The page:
Opal buyers came in all shapes, sizes and characters. At the peak of Mintabie’s glory days there was not a day go past without a stream of buyers calling in to our camp. These buyers were of all nationalities.
Some were called “Peanut buyers”. This name referred to a buyer with limited capital. In general, they were the pickiest of all the buyers as they had to make every dollar count.
Other buyers were only interested in extremely large parcels and often they took the shortest time to reach a decision.
The many Chinese buyers contained the full spectrum from “peanuts to parcels”.
Some buyers were after a particular type, size or colour of opal rough as they had a specialized market.
In our partnership I did a lot of the selling. When we divided our opal I kept my share of the rough and so could sell Robert’s or Kim’s opal without being emotionally involved.
I was also classing (Sorting rough opal into grades and sizes and putting a suggested price on these lots and as a parcel) for quite a few other miners.
Some of the more regular buyers would drop in to our camp and ask if we knew who had a parcel. Not once was I asked how much a parcel was classed at and not once did I volunteer a parcel’s value.
I became quite good friends with several of the buyers and still visit, or see, many of these buyers, anywhere from Hong Kong to Tucson (U.S.A.) or a visit in my shop. I think we all experienced an incredible period in the history of Mintabie Opal Fields, and it cemented a bond shared by those who experienced it.
This is how a typical opal sale went.
A car would pull into our camp. If the buyer was Chinese he would leave his engine running and honk the horn. When we came out he would shout “Any Opa” (This is what many chinese called opal). If we nodded he would turn the engine off and come inside. If we had no opal he would say. “Next time you have Opa save for me.” And drive off.
Once inside the buyer would sit at the table. The curtains would be drawn and the table covered with a sheet of black vinyl. A desk lamp with a bright 100 watt bulb was beside the buyer. We would have our parcel divided into several different grades and sizes. Starting from the best the buyer would look through. The opal was displayed wet and a spray bottle was handy at all times On an average this stage would take about ten minutes.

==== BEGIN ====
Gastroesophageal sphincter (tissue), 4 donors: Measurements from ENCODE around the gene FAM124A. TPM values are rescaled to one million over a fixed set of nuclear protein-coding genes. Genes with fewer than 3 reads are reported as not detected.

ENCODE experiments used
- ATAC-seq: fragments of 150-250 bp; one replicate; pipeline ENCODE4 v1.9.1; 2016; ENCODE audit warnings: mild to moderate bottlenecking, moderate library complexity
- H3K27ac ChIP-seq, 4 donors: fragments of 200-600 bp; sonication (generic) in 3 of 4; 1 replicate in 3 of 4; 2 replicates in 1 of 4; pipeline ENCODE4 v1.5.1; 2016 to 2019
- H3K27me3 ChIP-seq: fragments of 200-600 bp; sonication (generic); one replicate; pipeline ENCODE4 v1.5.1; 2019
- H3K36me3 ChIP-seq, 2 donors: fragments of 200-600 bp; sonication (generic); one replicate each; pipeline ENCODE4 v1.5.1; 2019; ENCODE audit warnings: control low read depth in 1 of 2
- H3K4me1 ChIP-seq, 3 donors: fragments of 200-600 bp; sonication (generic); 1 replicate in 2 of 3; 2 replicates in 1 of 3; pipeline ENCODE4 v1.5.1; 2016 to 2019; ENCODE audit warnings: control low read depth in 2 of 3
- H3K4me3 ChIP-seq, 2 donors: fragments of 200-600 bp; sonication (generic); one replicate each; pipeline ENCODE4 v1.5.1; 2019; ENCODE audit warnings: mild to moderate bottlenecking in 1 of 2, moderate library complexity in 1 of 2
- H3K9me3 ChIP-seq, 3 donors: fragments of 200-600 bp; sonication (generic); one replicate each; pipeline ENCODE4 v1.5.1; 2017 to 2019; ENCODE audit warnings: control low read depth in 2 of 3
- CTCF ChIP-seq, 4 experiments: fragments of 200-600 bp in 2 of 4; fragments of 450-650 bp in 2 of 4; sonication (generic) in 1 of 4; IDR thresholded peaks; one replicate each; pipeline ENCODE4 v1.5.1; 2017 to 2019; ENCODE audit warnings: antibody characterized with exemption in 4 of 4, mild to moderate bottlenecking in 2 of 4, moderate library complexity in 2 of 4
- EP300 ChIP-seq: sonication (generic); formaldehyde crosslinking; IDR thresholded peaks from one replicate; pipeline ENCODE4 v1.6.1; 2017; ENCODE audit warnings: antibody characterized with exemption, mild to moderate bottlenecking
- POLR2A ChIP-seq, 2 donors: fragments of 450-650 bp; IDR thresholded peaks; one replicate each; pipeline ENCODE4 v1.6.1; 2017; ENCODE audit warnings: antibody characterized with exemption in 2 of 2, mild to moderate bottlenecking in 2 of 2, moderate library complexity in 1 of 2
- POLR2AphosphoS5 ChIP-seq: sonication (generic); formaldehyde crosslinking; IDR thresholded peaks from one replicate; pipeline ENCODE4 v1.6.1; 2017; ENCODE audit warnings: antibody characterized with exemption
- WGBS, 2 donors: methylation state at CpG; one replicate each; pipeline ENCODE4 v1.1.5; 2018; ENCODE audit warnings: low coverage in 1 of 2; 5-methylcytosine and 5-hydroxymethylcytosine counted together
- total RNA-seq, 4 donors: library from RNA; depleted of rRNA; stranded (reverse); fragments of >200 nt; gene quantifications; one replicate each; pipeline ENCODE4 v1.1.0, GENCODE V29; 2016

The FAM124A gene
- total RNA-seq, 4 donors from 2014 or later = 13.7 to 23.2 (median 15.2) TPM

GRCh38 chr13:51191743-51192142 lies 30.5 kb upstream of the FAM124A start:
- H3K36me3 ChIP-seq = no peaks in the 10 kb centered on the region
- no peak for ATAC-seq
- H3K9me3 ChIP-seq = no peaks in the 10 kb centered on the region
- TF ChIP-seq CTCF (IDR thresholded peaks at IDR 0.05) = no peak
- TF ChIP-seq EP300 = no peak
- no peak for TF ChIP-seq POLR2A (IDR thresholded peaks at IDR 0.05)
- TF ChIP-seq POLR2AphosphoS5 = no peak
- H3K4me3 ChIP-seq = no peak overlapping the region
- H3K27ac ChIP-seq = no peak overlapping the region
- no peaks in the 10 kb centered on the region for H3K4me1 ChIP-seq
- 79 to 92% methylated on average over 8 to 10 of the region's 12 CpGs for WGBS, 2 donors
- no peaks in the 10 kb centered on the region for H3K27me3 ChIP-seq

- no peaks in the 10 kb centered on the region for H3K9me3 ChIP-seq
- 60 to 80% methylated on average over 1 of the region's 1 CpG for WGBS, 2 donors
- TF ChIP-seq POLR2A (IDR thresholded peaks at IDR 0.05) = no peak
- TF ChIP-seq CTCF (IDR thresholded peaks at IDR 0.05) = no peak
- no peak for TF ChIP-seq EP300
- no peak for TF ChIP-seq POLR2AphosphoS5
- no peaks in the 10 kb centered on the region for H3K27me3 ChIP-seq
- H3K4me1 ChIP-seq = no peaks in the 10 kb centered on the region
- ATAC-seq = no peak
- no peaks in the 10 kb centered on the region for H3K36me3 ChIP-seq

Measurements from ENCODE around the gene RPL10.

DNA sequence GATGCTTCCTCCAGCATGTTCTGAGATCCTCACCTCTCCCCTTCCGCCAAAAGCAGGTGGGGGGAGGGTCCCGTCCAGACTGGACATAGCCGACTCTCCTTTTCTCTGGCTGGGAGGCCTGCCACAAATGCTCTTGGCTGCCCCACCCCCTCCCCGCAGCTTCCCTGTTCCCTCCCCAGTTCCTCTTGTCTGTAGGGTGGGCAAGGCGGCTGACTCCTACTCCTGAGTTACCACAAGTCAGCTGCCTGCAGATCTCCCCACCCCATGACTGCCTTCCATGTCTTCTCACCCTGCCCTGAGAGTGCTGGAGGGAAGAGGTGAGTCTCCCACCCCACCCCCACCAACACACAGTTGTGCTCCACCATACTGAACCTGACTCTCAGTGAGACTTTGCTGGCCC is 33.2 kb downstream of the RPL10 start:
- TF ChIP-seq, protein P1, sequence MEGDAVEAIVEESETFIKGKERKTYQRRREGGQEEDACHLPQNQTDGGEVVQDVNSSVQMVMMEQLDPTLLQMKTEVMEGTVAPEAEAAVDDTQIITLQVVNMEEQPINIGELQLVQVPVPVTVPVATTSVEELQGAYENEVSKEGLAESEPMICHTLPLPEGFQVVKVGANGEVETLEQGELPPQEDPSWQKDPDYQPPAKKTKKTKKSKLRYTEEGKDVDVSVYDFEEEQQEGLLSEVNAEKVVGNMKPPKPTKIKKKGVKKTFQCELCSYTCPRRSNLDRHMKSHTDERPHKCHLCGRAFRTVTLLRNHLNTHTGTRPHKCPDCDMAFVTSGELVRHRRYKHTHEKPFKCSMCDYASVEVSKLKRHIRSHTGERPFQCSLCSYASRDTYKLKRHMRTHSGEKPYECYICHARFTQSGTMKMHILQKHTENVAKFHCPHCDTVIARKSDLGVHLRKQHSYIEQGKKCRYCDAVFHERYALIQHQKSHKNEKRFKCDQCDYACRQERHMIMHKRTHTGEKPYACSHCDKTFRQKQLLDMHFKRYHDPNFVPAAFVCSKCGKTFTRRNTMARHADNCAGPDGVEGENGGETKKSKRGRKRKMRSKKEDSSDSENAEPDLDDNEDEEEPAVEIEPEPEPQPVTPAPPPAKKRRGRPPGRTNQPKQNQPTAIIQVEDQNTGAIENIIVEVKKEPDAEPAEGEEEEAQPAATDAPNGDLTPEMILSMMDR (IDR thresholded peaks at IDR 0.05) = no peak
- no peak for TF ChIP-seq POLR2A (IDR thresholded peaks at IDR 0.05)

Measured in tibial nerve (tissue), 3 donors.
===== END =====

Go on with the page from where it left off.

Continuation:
The buyer would then ask the price The normal response was an audible sucking in of the breath and a shake of the head. A favorite of the Chinese was “too green!” if the opal was red or” Too red!” if the opal was green. The buyer would then go through the parcel again, as if he had not seen it the first time. He would then say “OK boys, what is your bottom dollar?” We would give him an adjusted price and normally would be offered something below that.
If it was somewhere near or over what we had in mind, we would accept. If not, I would just start putting the parcel away. Quite a lot of the time the response would be “Wait minute! I lookie again.” A higher offer would be offered and the deal done.
We had a pair of Chinese opal buyers that were regular buyers. They drove up from Coober Pedy once a week. What they didn’t know is that we had a distinct advantage in the selling process over them. Kim (Although he was Korean) could understand a little Chinese. This particular pair of buyers would discuss the parcel in Chinese. Kim could generally figure out the price they were willing to pay, or how high they could go. He would stand silently in the corner and aid my negotiating process with hand signals and eye brow lifts. Consequently we generally got the price we wanted and sometimes an even better price. Many years later, one of these buyers was telling me that he always thought I was a tough negotiator who always got top dollar. I had to let him know our secret and he smiled quietly with a knowing expression on his face.
If a new buyer came to Mintabie our asking price would be quite a lot higher. We had our regular buyers and knew pretty well how much they could pay. We also knew the type of opal the regular buyers were looking for. A new buyer was fair game, as we could always fall back on the stream of regulars. It was amazing how much some of these new buyers paid. It was not surprising they were not seen again. I am sure they had no idea what to pay for the opal rough (A future article will deal with buying an opal parcel)
Perhaps the most interesting experience I had was with Arthur, a Greek opal buyer. He was a regular, who could buy any size parcel and was always after the larger ones. Arthur had become a friend, and always dropped in to our caravan for a coffee on his frequent visits. This particular visit was early in the morning and after coffee he went on his way. We had no opal for sale and went to work. When I came back for lunch I felt something under the table with my foot. I reached down and lifted up a brief case. Opening the case I saw it was completely full of bundles of fresh $50 notes. I have no idea how much money there was, although it would have been well over $100,000. Realizing it was Arthur’s I drove all over Mintabie trying to find him. Eventually I did and handed him his brief case. With an intense look of relief he thanked me profoundly. He had no idea where it was as he had visited many camps before he realized it was missing.